2. When I was in this situation, I wore sweatpants sometimes when hanging around the hotel (mostly with other associates) but when going to dinner or to the office to work (even in the middle of the night) I wore jeans/t-shirts.

    For those of you who remember the somewhat controversial discussion on here about the term “babymoon” – I just saw a headline that Gwyneth Paltrow and Chris Martin are on a “breakup moon.” Apparently any vacation tied into a significant life event can be a “moon” ;)

  3. just wear the yoga pants.

    • Senior Attorney says:

      I agree. I tried a case out of town for nine weeks when I was an associate, and believe me, when you’re in a tiny hotel room-cum-war room working around the clock, nobody is going to care whether you’re looking polished.

      You will want something decent to wear to dinner, but after that just be comfy.

      • chilaw says:

        Ditto this. Also if you are allowed to eat in your war room PLEASE FOR THE LOVE throw away your food. We found a weeks-old ceasar salad container inside a binder box once. It was really special.

  4. LizNYC says:

    Is this a situation that calls for pajama jeans? (only kidding…sort of)

    A friend has a pair that I didn’t realize were PJ jeans until she told me — they were actually good looking!

  5. gouda says:

    I have some ponte knit pants from NYDJ that feel great. They are as comfortable as pjs but look much more polished. That said, I’ve only had them for 6 weeks and can’t report on how well they hold up over time.

    • cheap yoga jeans says:

      I’m just a phd student reading here because I know I’m going to need to step up my look soon. But I just looked at that yoga jean link and want to say this looks sorta like my Target Denizon jeans. I buy bootcut, in size 14, in a dark wash, to wear while teaching (with a silky-ish blouse/cardigan/ballet slippers). They have held up well. Target has other cuts in this brand that look similarly comfy. But these pants are SO COMFY. I could totally pull them on and off it I wanted to. I have six pairs and wear them almost all the time. They cost around $30. (Obviously, I’m poor.)

  6. What do you do when you are in the thick of being really unhappy at work? Like so overworked and so cranky. I have a constant headache, I try to eat light and healthy but fail – usually because my blood sugar is so low from being overworked and on a med I’m currently on, that I need carbs to keep going. I’ve gained weight. I don’t have time to exercise unless I actually don’t sleep. As much as take care of yoursel is a battle cry of this site, it’s not an option. They say they will get more help but even if they do it’s not immediate. And someone just took credit for a deliverable I prepared (as in I sent for internal review and the person sent to client). And more work keeps coming through. My whole team is busy but I do think I’m busier than the rest even though I got a new assignment. I’m hanging on by a thread but I need this job, at least to get a new one. I don’t know how to get through. Help.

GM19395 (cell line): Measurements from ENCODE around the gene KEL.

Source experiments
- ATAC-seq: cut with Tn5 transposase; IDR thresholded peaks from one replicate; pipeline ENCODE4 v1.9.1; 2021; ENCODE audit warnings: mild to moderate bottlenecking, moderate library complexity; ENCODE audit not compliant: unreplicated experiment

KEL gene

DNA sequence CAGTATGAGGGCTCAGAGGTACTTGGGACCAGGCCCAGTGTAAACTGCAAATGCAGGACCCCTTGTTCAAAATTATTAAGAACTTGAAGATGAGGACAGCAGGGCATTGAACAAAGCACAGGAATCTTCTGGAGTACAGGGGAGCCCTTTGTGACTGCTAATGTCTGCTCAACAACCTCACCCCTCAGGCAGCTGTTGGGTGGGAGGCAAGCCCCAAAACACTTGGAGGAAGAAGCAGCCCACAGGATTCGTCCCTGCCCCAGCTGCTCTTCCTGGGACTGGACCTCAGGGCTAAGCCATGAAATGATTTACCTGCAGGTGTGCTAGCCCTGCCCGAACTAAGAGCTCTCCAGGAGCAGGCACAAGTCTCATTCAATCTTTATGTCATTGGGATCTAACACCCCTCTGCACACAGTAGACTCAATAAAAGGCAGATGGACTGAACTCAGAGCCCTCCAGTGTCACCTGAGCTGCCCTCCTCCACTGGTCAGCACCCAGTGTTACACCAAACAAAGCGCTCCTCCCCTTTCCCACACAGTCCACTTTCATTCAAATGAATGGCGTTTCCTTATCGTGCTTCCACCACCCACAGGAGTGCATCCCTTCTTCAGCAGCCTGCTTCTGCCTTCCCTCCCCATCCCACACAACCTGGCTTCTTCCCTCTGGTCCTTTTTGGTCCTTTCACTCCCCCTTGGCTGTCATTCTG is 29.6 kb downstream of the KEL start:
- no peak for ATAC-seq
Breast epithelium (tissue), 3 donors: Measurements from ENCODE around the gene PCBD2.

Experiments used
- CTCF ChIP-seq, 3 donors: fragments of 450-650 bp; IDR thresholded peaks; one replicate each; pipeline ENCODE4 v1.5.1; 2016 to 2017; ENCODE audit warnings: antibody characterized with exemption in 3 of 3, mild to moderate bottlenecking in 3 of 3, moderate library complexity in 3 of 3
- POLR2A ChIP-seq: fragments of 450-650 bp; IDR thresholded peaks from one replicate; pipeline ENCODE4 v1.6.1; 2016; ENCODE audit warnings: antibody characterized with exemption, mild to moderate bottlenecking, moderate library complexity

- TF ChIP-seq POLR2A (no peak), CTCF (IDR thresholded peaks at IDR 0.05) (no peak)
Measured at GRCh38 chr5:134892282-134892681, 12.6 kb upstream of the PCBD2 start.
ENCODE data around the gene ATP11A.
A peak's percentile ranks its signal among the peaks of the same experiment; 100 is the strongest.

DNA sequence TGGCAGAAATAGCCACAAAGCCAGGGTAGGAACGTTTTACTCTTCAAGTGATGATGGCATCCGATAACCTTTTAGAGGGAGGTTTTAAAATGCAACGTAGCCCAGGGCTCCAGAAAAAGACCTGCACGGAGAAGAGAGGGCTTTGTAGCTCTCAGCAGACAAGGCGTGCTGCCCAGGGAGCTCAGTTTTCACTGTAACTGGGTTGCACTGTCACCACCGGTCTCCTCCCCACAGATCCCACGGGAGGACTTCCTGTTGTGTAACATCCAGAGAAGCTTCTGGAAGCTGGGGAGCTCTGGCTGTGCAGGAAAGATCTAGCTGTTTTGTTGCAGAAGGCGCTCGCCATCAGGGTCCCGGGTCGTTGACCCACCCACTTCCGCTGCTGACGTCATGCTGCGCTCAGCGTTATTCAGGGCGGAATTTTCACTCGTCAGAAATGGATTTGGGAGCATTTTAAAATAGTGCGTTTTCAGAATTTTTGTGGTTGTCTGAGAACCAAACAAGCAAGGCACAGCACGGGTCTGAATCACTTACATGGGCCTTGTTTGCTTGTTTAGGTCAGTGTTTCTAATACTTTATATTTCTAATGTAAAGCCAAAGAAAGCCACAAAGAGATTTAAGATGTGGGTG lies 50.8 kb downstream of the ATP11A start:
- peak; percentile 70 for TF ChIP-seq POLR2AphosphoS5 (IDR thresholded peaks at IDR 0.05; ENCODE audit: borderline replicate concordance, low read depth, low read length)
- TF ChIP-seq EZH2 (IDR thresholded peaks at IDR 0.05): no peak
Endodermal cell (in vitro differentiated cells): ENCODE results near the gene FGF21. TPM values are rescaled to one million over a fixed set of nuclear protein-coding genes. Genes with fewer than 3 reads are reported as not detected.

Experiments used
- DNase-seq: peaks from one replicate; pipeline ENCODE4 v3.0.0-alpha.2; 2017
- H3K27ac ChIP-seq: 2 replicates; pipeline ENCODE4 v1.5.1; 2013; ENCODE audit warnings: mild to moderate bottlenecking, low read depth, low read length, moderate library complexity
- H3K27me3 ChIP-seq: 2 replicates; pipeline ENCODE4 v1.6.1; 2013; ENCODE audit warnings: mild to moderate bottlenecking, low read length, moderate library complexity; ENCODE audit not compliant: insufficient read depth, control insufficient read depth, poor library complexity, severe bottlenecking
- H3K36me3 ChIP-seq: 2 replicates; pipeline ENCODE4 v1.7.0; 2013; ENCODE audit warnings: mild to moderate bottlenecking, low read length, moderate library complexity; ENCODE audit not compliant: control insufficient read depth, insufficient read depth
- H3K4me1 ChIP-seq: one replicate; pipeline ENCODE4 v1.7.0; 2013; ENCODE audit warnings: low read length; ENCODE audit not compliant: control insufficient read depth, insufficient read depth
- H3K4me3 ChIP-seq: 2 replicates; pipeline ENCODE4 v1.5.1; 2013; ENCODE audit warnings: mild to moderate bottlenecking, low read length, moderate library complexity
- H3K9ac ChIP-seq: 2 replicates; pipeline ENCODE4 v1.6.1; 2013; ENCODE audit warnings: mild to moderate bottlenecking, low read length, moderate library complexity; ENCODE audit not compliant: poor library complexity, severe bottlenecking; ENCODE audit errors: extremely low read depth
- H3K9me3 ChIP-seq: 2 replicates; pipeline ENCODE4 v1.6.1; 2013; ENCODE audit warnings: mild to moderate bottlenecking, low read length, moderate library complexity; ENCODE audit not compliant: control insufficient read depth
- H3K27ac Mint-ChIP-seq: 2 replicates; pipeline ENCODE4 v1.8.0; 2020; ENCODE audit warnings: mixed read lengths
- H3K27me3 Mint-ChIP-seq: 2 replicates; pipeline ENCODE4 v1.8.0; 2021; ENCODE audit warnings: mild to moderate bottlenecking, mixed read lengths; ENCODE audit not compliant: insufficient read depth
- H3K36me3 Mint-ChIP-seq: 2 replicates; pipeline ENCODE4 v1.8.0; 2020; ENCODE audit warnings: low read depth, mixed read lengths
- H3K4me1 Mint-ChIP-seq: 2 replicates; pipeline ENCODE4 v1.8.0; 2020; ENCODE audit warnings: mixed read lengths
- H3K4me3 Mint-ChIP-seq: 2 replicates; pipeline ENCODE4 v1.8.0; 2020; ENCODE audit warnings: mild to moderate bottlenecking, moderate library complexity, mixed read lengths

• Some tough love here. You are responsible for your own happiness. If you are unhappy at work, do something about it. Assess your approach to work (do you take on too much? Are you in over your head and unqualified for what you do such that you’re stressing out? Are you incapable of saying no? Are you working to “perfect” when it’s acceptable to work to “good”). Figure out if you can change anything to make it work and if the things that are problems will just continue elsewhere if you don’t do something about them. If it’s just your current workplace, quit. Get another job. Do something else. But stop waking up every day feeling unhappy and like the situation is out of your control because it isn’t. You are in control of your own life.

      • I will second anon’s advice in a gentler way. Start saying no. Just–no. No I don’t have bandwidth. No, I cannot jump in on X project, No I can’t do an all-nighter tonight. There’s a wide spectrum between having to look for a new job and trying to re-set boundaries at the one you have.

        Also, when I’ve been this busy at work, it really helps to come in only 15 minutes early and think about what there is on my plate that I can delegate. Even if it’s really small–copies, mailing a letter…whatever. Trying to bring in extra hands (even if they don’t do exactly what you do) is what you should be thinking of doing. If you are at a small firm/company, resources might be absolutely stretched to the limit, but don’t think that because no one is obviously available that there’s no one. Talk with a manager or whatnot and try to figure out what you need.